Mourning - How Do We Mourn The Living?
When we hear that word we think of the passing of a soul –Did you ever think about mourning the living? What does it feel like?
MOURNING – is, in the simplest sense, grief over someone’s death. The word is also used to describe a cultural complex of behaviors in which the bereaved participate or are expected to participate.
This process of mourning is universal all over the world! Each culture grieves the same but different. WE all have our own way of handling death, personally and as a community. When someone passes away, as difficult as it is to lose them, we know it is final in the sense of physically being here on this earth.
WHAT ABOUT MOURNING THE LIVING?
Have you ever thought about that?
As we make our way through life people do come and go. Friends, work associates, neighbors and family. How do we handle it when someone is gone from our sight but is still physically roaming the earth?
Our brain is wired in such a way that when someone has affected our lives, we cannot just turn it off. That image stays present long after the person has moved on. There will be a certain moment when you are triggered by a memory and instantly you are transported back to a time of the past.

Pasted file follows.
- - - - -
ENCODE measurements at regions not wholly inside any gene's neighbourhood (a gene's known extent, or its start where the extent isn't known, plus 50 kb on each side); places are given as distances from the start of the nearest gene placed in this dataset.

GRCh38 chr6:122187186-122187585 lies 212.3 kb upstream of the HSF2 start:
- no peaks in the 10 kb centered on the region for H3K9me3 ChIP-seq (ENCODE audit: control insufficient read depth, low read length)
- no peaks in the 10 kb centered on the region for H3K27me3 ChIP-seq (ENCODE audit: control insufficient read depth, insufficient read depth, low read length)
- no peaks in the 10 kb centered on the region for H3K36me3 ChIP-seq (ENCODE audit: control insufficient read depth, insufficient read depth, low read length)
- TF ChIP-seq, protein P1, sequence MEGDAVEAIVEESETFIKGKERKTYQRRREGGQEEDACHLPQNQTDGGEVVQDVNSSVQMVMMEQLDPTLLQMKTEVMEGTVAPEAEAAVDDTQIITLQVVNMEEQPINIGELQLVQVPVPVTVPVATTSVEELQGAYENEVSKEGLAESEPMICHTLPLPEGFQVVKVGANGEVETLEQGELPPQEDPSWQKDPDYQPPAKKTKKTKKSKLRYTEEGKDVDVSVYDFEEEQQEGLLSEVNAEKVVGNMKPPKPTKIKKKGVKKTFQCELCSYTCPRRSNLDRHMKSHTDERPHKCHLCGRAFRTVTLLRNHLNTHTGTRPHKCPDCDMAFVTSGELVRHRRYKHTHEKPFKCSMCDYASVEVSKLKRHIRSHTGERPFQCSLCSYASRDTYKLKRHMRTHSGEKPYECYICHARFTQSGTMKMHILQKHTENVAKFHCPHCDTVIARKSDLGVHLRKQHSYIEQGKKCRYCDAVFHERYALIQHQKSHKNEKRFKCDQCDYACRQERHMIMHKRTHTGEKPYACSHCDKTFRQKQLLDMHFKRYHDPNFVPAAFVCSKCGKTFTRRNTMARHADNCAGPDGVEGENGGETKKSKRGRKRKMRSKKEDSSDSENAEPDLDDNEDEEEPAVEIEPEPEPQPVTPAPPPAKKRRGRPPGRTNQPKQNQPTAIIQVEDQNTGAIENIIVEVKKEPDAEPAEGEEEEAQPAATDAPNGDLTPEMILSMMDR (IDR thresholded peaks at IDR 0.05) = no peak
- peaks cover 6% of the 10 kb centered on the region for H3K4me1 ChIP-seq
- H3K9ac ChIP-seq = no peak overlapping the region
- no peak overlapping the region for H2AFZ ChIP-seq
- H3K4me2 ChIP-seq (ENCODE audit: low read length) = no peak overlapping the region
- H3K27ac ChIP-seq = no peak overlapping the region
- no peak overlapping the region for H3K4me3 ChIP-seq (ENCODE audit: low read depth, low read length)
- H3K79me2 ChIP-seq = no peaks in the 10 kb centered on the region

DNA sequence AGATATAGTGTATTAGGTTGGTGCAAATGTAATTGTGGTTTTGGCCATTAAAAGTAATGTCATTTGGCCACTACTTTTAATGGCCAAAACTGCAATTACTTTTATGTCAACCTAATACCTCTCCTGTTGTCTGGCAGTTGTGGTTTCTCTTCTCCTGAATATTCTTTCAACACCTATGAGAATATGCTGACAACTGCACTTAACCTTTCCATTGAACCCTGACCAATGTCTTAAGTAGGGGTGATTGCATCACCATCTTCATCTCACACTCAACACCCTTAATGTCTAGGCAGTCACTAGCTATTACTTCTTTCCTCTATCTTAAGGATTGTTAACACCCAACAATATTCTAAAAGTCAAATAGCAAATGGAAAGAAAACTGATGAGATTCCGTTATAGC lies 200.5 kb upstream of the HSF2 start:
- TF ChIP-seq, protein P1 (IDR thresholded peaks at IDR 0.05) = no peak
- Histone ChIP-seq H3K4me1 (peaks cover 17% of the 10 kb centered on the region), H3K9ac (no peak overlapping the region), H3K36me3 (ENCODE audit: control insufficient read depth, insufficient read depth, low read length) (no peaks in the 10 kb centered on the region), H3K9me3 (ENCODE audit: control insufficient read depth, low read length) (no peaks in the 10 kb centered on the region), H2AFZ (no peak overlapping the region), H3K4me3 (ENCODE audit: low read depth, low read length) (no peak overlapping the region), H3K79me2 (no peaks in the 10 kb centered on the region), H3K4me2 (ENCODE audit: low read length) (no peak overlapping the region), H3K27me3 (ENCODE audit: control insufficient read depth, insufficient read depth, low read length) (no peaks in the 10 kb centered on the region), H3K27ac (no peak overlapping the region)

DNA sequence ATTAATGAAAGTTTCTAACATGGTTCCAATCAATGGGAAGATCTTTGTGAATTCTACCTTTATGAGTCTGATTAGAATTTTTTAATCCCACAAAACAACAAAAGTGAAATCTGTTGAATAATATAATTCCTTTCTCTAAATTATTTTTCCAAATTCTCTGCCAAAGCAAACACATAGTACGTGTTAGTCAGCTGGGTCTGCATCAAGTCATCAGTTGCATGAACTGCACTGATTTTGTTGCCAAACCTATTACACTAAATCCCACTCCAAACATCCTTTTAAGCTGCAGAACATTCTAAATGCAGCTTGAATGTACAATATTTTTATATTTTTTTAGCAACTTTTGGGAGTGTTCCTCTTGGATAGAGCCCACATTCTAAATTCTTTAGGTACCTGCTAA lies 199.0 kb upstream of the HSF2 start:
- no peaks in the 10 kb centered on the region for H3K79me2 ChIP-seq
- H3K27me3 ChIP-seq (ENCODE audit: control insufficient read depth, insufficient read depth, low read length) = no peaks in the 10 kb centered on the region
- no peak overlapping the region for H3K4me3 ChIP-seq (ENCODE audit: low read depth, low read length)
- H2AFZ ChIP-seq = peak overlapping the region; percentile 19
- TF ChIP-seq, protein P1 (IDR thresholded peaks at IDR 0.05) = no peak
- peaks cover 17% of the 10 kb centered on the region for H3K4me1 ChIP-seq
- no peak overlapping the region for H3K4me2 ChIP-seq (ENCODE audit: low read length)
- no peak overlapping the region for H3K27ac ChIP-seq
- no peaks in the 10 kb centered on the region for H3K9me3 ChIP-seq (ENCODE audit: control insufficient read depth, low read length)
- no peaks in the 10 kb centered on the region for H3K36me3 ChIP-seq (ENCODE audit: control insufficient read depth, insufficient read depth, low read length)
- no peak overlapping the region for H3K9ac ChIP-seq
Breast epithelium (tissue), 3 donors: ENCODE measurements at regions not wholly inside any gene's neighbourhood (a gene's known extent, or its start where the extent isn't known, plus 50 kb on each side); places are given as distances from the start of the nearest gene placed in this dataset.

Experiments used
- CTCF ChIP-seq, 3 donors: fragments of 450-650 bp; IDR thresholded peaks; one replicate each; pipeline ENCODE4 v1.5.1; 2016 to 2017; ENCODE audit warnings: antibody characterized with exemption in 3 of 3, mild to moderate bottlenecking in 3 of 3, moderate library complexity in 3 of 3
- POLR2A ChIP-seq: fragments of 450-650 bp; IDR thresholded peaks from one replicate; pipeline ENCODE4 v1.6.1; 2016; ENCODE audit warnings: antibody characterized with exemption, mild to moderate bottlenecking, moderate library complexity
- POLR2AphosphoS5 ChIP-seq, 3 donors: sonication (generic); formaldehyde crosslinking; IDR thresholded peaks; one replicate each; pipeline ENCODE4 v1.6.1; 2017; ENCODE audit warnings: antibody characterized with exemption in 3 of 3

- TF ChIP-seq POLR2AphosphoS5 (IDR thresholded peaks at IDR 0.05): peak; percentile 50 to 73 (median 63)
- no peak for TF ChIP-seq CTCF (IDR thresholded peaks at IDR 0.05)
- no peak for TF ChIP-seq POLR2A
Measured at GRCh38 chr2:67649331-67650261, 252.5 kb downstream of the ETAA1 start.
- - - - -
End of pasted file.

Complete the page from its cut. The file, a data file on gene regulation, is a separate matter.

What do you do with all of those left-over feelings and connections?
You must process them the same way that you would the death of a beloved person in your life. As you move forward take the time to revisit the good, the bad and possibly the ugly. Learn how to make peace with the fact that you will not see that person anymore and why.
These feelings and emotions may be difficult to face, but necessary to be able to release all those feelings that have been left behind. People come and go in our lives for various reasons, and sometimes it is for a lesson, or other times it is better that they moved on, but the hardest part is when someone close to you leaves and brands your heart with a hole that is quite painful.
How do you fix it?
It may not always be fully fixable, but again putting understanding and meaning to the reasons why will help you move forward.
I will share with you a true example of how I have personally “mourned the living”.
As a mother I take great pride in all of my children. I have raised three of them two boys and a girl. I am now a grandmother of three, two girls and a boy! I have learned so much along the way as a parent - The Good – The Bad – The Ugly.
My oldest child (my son) was born premature and we almost lost him. Through love and support my husband and I willed him to live and survive. With an incredible team of doctors and our unconditional love he did survive. His life growing up was difficult as he struggled with ADHD/OOD/Anxiety. As a family we all supported him through his trials and troubles which included being bullied and beat up, isolation, depression and a very dark time in his life. As a teenager growing up into a young man his choices were quite poor and he got himself into some trouble.